Patients give high marks to shared medical appointments

Patients give high marks to shared medical appointments
Shared medical appointments improve patient satisfaction with primary care, according to research published in the July/August issue of the Annals of Family Medicine.

(HealthDay)—Shared medical appointments (SMAs) improve patient satisfaction with primary care, according to research published in the July/August issue of the Annals of Family Medicine.

Leonie Heyworth, M.D., M.P.H., of the Veterans Administration Boston Healthcare System in Jamaica Plain, Mass., and colleagues mailed questionnaires to SMA patients and usual care patients (921 in each group) to measure levels of patient satisfaction and other indicators.

The researchers found that 40 percent of SMA patients and 31 percent of usual care patients responded. After adjustment, SMA patients were found to be more likely to rate their overall satisfaction with care as "very good" than usual care patients (odds ratio, 1.26; 95 percent confidence interval, 1.05 to 1.52). In the analysis of indicators for patient-centered medical home, SMA patients described their care as more accessible and more sensitive to their needs; usual care patients reported greater satisfaction with physician communication and time spent during the appointment.

"Additional research should examine satisfaction with SMAs over time and identify strategies to enhance patient-clinician communication within these appointments," the authors write.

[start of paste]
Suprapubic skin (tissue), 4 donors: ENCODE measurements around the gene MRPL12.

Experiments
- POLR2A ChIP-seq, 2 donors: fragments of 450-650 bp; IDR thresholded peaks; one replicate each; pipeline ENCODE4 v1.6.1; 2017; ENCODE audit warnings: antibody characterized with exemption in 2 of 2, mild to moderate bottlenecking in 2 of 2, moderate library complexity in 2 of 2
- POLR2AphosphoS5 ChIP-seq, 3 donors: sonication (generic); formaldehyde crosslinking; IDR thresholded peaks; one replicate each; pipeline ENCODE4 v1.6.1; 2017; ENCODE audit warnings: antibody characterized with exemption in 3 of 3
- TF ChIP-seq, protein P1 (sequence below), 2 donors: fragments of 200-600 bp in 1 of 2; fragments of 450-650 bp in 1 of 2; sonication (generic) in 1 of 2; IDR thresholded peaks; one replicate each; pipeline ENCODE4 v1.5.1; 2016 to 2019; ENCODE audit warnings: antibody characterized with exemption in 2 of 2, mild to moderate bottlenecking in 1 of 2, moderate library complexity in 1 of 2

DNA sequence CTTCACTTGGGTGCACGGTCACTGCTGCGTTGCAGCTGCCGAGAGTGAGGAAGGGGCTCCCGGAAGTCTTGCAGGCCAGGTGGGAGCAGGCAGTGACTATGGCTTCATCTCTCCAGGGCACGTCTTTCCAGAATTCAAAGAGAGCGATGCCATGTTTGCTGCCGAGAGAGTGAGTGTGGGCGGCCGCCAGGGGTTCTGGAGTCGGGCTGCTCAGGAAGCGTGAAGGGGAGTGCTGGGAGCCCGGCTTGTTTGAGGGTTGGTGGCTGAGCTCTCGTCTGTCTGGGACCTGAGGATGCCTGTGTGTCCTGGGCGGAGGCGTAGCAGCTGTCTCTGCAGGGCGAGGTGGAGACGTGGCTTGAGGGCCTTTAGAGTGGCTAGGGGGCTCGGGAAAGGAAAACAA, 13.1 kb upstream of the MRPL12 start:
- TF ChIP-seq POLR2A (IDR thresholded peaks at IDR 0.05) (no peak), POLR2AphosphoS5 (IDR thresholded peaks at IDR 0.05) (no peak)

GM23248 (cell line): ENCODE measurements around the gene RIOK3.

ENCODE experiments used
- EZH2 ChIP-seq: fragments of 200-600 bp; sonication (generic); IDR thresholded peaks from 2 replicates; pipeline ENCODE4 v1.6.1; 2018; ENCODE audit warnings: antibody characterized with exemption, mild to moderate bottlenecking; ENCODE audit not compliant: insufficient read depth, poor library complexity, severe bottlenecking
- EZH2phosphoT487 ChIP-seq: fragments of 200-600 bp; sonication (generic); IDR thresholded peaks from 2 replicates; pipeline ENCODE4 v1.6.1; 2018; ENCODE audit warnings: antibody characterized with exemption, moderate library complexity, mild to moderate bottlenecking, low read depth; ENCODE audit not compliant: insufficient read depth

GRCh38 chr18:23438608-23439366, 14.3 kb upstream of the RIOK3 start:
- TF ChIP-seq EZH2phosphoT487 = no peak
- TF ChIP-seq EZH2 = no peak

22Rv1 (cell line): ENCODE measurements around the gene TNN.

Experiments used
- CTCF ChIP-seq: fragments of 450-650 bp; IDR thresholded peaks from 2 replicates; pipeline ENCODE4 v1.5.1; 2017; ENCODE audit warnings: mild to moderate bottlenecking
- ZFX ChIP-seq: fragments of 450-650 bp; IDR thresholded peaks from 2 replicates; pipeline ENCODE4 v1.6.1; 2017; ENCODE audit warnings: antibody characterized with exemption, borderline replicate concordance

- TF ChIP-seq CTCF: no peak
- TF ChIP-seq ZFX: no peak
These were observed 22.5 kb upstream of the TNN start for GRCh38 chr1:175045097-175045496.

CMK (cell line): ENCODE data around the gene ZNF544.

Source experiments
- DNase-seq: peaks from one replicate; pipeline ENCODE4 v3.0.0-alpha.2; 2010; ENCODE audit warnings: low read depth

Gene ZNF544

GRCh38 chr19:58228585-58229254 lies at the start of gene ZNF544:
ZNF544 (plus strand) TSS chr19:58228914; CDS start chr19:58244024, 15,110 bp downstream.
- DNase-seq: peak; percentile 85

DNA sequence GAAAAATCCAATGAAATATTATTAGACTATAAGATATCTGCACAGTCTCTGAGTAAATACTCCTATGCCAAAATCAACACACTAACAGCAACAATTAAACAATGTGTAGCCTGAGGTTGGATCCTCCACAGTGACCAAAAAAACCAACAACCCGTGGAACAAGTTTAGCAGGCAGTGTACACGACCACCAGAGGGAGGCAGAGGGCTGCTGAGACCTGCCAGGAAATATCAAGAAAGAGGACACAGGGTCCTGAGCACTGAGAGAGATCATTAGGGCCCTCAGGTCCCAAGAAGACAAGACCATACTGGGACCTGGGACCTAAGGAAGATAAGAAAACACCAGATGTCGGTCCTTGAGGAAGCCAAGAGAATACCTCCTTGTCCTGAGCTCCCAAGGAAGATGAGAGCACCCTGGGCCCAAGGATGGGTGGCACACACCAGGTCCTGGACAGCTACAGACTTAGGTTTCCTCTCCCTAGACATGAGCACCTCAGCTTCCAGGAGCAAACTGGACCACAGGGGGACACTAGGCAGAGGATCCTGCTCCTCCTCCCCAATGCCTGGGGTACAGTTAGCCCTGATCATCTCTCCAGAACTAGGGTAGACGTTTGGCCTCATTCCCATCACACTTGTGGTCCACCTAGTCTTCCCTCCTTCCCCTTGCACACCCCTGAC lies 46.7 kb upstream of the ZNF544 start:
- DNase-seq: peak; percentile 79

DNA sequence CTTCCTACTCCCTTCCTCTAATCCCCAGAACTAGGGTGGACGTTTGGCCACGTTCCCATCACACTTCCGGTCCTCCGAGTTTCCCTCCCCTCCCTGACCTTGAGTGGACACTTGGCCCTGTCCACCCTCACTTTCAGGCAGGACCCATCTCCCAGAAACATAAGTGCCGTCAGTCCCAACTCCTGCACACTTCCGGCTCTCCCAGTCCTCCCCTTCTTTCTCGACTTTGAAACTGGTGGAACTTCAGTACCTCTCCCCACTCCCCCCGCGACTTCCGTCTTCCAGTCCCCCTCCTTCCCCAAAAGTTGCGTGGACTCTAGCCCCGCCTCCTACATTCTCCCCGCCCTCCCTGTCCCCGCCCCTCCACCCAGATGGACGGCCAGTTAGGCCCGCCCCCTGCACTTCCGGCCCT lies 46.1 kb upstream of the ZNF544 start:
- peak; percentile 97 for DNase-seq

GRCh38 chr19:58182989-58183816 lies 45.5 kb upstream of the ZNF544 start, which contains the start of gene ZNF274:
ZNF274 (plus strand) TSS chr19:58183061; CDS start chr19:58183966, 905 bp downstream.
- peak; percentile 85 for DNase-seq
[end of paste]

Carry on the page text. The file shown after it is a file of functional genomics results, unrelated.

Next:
More information: Abstract
Full Text

add to favorites email to friend print save as pdf

Related Stories

Communication factors aid cancer diagnosis disclosure

Oct 14, 2013

(HealthDay)—Ensuring disclosure of a gynecological cancer diagnosis takes place in a private setting and that the conversation lasts for more than 10 minutes improves patient satisfaction, according to ...

Recommended for you

The hunt for botanicals

15 hours ago

Herbal medicine can be a double-edged sword and should be more rigorously investigated for both its beneficial and harmful effects, say researchers writing in a special supplement of Science.

Mozambique decriminalises abortion to stem maternal deaths

17 hours ago

Mozambique has passed a law permitting women to terminate unwanted pregnancies under specified conditions, a move hailed by activists in a country where clandestine abortions account for a large number of maternal deaths.

Infertility, surrogacy in India

17 hours ago

Infertility is a growing problem worldwide. A World Health Organization report estimates that 60-to-80 million couples worldwide currently suffer from infertility.

User comments

Please sign in to add a comment. Registration is free, and takes less than a minute. Read more

Click here to reset your password.
Sign in to get notified via email when new comments are made.